Apple has mad a good case showing that if you control both the software and the hardware design you should come up with a pretty good product. Apple has sold over 55 million units to date and the number seems to be growing rapidly. This is no small reason there are so many manufacturers designing units for both the Android market and now with the release of Windows 8 looming soon we should see a large number of tablets designed to take advantage of us diehard Microsoft Windows users.
Microsoft has relied in the past on its manufacturing partners to come up with innovative designs for their operating systems to run on. With the introduction of Microsoft’s Surface products will this hurt its relationship or will this be the push for these manufacturers to produce something really innovative and exceed what Microsoft is setting up as their tablet’s standard. I truly believe we are going to see some interesting product over the next 6 months.
The entry level or light version of the Windows 8 Tablet line, Will launch at the same time that Windows 8 is released. It will be running Windows RT and will be based on ARM CPU technology at its core. It will only be running the Metro portion of Windows 8 and is Microsoft’s direct competition with the iPad. It should be priced in the $500 range. The Surface Pro will have Intel’s Ivy Bridge technology, have better peripheral support and a larger battery. The RT version’s screen resolution will run at least 1,280x720 pixels (720p HD), while the Surface Pro will boast at least 1,920x1,080 pixels (1080p). The iPad screen sports a 4:3 aspect ration but the surface has a larger 10.6 inch screen in a 16:10 ration. This makes the Surface a better playback product for movies and other video that are made in this format. You get to lose the letterbox affect that you have on the iPad.
The Surface is also built around providing a better data input experience. With its specially designed keyboard-cover cases, you have a much better typing experience for email and letter writing. With a track pad you have both the touch screen and fingertip control that a notebook user is use to when composing their writings. This gives you a much more effective experience when using the tablet in a work environment. As a business primarily user, this really appeals to me.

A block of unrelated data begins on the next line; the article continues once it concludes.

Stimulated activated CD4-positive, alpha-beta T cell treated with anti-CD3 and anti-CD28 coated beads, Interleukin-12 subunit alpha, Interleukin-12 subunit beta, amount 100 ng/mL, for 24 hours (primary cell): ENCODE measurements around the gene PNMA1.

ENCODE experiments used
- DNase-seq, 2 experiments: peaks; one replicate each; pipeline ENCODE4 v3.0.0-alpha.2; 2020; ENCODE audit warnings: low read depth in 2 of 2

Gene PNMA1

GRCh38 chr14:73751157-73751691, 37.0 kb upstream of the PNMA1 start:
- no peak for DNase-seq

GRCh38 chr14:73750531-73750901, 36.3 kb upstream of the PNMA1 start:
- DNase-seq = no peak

Apple’s lack of interest in integrating a stylus for their product has opened a large add-on market for the iPad. The biggest drawback on the iPad is that the software developers have to build touch blocking technology into their programs to make the use of a stylus a better experience. In Windows 8 and the Surface that Microsoft calls palm block technology. Windows uses two digitizers: one for touch and another for digital ink. As long as the Stylus is in close proximity to the tablet screen, Windows will shut off the touch sensor, so that your hand doesn't accidentally swipe the screen while you're trying to write or draw. Once you're done, the Stylus can then adhere to the side of the tablet, magnetically. So what you get is a built-in at both operating system and a hardware level technology that makes the use of a stylus a much better experience.
Here's a rundown of the official specs as we know them:
Surface (Windows RT) tablet key specs
- Windows RT operating system
- Nvidia ARM CPU
- 9.3mm thick
- 676 grams/23.85 ounces
- 10.6-inch ClearType HD Display
- 31.5 watt hour battery
- Ports: microSD, USB 2.0, Micro-HD video, 2x2 MIMO antennas
- Storage options: 32GB and 64GB for Windows RT
- Front- and rear-facing "HD" cameras
Surface (Windows Pro) tablet key specs
- Windows 8 operating system
- Intel third-generation Core i CPU
- 13.5mm thick
- 903 grams/31.85 ounces
- 10.6-inch ClearType "Full HD" Display
- 42 watt hour battery
- Ports: microSDXC, USB 3.0, Mini DisplayPort video
- Storage options: 64GB and 128GB
- Front- and rear-facing "HD" cameras
When you look at the Surface you get the feeling that a great deal of attention went into the design of these tablets. They are solid, light and feel substantial. There is the right mixture of connectivity without overloading the system. Small design additions like the line cut around the outside of the unit to allow 360 degree cooling of the components, the Kickstand, and the magnetic lock of the keyboard covers add to the completeness of the product. If the Microsoft’s App Store begins to build on available applications for its Metro design and with the pro version being able to support general Windows 7 compatible programs I know that for those of us that need to be in the Microsoft Windows world and want a tablet experience this will be a much desired product. The next six months will be exciting for the Windows World.